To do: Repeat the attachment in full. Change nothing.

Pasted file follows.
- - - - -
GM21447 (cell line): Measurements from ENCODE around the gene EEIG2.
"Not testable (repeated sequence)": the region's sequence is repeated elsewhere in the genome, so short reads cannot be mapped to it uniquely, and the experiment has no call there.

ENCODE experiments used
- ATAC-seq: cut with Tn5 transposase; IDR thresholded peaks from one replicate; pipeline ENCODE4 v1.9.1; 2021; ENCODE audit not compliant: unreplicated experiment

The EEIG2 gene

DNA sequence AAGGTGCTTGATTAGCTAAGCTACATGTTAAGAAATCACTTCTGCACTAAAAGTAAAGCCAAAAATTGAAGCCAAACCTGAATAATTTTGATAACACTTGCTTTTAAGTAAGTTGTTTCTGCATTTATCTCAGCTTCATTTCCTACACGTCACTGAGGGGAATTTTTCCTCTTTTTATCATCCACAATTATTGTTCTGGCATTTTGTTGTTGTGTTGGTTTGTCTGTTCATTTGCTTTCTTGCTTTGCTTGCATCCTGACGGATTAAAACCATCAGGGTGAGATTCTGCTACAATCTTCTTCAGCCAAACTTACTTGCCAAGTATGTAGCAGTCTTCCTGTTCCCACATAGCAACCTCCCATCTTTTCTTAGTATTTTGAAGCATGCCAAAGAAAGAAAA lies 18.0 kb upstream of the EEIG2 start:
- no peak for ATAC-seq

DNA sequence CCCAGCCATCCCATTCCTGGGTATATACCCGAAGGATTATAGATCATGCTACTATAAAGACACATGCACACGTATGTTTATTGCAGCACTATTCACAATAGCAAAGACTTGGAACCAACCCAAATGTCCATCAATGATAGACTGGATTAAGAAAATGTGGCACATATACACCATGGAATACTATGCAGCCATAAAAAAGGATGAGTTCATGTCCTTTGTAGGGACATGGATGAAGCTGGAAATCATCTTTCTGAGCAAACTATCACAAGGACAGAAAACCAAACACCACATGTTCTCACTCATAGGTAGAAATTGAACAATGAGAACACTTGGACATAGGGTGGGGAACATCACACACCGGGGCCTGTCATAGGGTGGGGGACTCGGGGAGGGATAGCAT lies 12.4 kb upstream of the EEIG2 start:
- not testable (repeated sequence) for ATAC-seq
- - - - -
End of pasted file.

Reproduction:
GM21447 (cell line): Measurements from ENCODE around the gene EEIG2.
"Not testable (repeated sequence)": the region's sequence is repeated elsewhere in the genome, so short reads cannot be mapped to it uniquely, and the experiment has no call there.

ENCODE experiments used
- ATAC-seq: cut with Tn5 transposase; IDR thresholded peaks from one replicate; pipeline ENCODE4 v1.9.1; 2021; ENCODE audit not compliant: unreplicated experiment

The EEIG2 gene

DNA sequence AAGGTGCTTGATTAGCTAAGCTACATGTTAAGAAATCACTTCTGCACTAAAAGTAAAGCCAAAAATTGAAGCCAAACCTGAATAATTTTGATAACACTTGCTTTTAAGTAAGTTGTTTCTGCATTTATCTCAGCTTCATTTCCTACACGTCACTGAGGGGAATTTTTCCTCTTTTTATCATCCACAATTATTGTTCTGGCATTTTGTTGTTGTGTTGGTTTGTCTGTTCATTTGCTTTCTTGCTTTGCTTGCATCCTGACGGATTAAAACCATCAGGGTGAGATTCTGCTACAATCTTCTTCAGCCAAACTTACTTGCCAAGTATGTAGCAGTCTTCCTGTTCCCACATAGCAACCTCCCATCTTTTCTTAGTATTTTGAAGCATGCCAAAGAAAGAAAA lies 18.0 kb upstream of the EEIG2 start:
- no peak for ATAC-seq

DNA sequence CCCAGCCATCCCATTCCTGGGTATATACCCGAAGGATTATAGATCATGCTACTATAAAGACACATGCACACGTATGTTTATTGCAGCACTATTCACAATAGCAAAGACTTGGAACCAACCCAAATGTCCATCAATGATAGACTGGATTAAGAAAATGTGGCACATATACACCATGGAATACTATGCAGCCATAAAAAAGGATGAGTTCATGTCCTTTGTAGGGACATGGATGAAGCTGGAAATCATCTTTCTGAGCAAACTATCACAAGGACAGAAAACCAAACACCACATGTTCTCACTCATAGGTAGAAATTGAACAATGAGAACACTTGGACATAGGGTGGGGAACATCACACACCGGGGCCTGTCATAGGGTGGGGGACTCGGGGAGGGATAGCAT lies 12.4 kb upstream of the EEIG2 start:
- not testable (repeated sequence) for ATAC-seq